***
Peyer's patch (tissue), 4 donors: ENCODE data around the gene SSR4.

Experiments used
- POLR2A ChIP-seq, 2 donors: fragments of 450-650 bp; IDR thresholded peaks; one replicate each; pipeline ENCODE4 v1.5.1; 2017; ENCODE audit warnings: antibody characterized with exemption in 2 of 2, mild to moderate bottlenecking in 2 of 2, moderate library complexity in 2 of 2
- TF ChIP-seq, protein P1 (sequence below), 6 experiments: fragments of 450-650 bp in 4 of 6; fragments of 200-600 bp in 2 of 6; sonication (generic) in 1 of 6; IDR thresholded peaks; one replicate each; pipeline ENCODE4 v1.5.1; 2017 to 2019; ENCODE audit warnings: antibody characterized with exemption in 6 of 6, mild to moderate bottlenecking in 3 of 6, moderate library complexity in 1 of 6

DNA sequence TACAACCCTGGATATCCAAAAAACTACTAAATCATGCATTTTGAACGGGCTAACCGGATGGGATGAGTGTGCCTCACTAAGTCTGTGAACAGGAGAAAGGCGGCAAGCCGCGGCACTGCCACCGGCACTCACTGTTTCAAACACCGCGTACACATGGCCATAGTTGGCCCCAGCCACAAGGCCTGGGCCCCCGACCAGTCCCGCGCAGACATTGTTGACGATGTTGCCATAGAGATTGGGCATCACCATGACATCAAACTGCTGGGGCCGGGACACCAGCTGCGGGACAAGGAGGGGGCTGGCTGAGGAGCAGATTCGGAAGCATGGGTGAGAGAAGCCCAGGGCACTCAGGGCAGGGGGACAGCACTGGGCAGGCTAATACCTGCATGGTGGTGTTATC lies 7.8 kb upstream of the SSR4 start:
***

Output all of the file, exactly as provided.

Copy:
Peyer's patch (tissue), 4 donors: ENCODE data around the gene SSR4.

Experiments used
- POLR2A ChIP-seq, 2 donors: fragments of 450-650 bp; IDR thresholded peaks; one replicate each; pipeline ENCODE4 v1.5.1; 2017; ENCODE audit warnings: antibody characterized with exemption in 2 of 2, mild to moderate bottlenecking in 2 of 2, moderate library complexity in 2 of 2
- TF ChIP-seq, protein P1 (sequence below), 6 experiments: fragments of 450-650 bp in 4 of 6; fragments of 200-600 bp in 2 of 6; sonication (generic) in 1 of 6; IDR thresholded peaks; one replicate each; pipeline ENCODE4 v1.5.1; 2017 to 2019; ENCODE audit warnings: antibody characterized with exemption in 6 of 6, mild to moderate bottlenecking in 3 of 6, moderate library complexity in 1 of 6

DNA sequence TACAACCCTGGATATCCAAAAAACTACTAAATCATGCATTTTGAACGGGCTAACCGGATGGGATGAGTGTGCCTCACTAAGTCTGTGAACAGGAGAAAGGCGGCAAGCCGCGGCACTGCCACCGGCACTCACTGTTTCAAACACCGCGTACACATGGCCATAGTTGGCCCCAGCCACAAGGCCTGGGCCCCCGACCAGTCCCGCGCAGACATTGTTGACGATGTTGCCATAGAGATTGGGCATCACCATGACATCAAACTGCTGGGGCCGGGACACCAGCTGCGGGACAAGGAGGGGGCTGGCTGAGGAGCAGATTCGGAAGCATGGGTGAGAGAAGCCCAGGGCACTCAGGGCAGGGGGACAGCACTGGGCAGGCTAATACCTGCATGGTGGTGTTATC lies 7.8 kb upstream of the SSR4 start: